Advanced Global Atmospheric Gases Experiment (AGAGE), and its predecessors (the Atmospheric Life Experiment, ALE, and the Global Atmospheric Gases Experiment, GAGE) have been measuring the composition of the global atmosphere continuously since 1978.
The AGAGE is distinguished by its capability to measure over the globe at high frequency almost all of the important gases species in the Montreal Protocol (e.g. CFCs and HCFCs) to protect the ozone layer and almost all of the significant non-CO2 gases in the Kyoto Protocol (e.g. HFCs, methane, and nitrous oxide) to mitigate climate change.
AGAGE is part of the powerful global observing system that is measuring halocarbons, including bromocarbons, in the Earth's atmosphere. The original ALE/GAGE/AGAGE stations (Mace Head, Trinidad Head, Ragged Point, Cape Matalula, and Cape Grim) occupy coastal sites around the world chosen to provide accurate measurements of trace gases whose lifetimes are long compared to global atmospheric circulation times. Two stations in Europe (Zeppelin, Jungfraujoch) and two in East Asia (Shangdianzi and Gosan) have joined the AGAGE network in recent years by using the same instrument and calibration scales.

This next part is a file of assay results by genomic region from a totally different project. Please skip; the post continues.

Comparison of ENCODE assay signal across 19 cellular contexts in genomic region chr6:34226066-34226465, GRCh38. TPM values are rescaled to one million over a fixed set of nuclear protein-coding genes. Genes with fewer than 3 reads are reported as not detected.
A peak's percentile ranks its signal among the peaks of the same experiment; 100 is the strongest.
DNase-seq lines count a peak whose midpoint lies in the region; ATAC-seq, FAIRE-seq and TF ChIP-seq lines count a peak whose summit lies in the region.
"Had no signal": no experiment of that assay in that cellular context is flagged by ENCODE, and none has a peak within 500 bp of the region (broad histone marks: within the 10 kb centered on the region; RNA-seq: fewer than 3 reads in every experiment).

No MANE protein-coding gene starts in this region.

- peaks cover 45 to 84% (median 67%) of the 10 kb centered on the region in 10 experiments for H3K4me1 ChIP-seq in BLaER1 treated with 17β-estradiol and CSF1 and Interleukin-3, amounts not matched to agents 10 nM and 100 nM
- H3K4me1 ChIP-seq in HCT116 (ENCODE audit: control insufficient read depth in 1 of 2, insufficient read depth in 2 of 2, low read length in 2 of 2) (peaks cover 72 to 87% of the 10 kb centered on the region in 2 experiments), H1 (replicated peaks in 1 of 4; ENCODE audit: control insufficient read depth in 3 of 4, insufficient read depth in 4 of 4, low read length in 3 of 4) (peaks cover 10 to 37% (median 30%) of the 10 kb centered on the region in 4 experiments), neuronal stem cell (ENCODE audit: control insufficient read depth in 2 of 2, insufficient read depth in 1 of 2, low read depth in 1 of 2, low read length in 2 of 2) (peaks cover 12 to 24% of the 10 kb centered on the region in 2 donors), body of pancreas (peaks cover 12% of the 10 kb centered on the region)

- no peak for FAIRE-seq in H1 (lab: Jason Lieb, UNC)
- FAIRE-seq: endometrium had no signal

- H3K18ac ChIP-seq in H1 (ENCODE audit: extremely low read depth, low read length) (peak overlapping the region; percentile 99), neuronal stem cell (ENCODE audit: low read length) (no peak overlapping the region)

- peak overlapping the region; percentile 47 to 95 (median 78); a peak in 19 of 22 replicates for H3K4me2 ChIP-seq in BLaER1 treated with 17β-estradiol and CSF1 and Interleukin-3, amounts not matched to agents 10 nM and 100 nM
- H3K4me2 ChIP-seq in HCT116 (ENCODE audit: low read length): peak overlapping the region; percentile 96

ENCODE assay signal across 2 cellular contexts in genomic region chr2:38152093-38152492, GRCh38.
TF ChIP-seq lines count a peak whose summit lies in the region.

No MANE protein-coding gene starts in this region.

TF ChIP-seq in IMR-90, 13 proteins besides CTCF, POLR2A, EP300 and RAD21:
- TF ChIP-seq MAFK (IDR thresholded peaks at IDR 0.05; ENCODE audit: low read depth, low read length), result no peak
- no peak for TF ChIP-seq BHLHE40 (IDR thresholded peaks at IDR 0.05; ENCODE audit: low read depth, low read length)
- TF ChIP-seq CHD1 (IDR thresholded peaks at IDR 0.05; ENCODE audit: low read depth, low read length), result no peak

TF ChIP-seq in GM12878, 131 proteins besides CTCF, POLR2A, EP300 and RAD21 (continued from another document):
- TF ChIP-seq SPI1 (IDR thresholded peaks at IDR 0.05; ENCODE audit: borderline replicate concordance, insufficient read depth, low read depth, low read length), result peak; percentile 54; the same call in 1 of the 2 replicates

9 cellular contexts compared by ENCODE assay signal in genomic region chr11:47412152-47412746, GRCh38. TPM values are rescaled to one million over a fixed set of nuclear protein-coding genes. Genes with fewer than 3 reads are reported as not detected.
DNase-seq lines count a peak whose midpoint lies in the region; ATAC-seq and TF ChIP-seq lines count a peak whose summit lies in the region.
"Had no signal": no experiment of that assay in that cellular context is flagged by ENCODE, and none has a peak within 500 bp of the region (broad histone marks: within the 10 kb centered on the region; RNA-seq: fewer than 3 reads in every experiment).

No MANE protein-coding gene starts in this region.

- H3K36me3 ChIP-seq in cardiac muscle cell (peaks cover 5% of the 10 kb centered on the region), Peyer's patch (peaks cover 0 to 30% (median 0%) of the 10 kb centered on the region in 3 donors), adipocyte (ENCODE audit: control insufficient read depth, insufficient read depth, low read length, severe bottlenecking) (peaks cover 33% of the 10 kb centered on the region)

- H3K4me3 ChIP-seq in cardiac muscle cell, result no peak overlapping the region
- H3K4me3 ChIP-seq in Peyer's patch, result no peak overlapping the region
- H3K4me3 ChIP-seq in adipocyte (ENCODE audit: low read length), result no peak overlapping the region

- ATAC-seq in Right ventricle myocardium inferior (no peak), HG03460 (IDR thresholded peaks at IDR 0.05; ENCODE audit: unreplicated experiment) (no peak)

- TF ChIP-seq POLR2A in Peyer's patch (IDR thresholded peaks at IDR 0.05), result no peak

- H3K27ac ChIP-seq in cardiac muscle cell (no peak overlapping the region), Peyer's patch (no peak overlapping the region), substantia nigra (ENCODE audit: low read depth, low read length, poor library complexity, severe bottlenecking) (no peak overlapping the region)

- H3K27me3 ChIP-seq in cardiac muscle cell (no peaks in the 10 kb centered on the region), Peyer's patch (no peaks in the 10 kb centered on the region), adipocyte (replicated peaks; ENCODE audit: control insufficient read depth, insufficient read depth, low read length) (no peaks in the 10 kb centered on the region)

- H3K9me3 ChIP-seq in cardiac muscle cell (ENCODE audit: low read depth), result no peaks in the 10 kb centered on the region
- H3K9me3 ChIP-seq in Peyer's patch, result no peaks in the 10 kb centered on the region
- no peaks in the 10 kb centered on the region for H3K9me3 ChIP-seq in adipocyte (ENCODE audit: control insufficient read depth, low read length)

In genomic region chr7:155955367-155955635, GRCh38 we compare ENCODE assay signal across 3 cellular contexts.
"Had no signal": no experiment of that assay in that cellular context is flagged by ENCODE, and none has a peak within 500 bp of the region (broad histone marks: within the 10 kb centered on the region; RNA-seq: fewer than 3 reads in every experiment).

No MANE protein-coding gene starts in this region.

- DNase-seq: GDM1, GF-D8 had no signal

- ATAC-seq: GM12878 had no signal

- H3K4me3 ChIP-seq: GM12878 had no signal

AGAGE also collaborates with stations at Hateruma Island operated by the Japanese National Institute for Environmental Studies (NIES), and Monte Cimone managed by University of Urbino, Italy.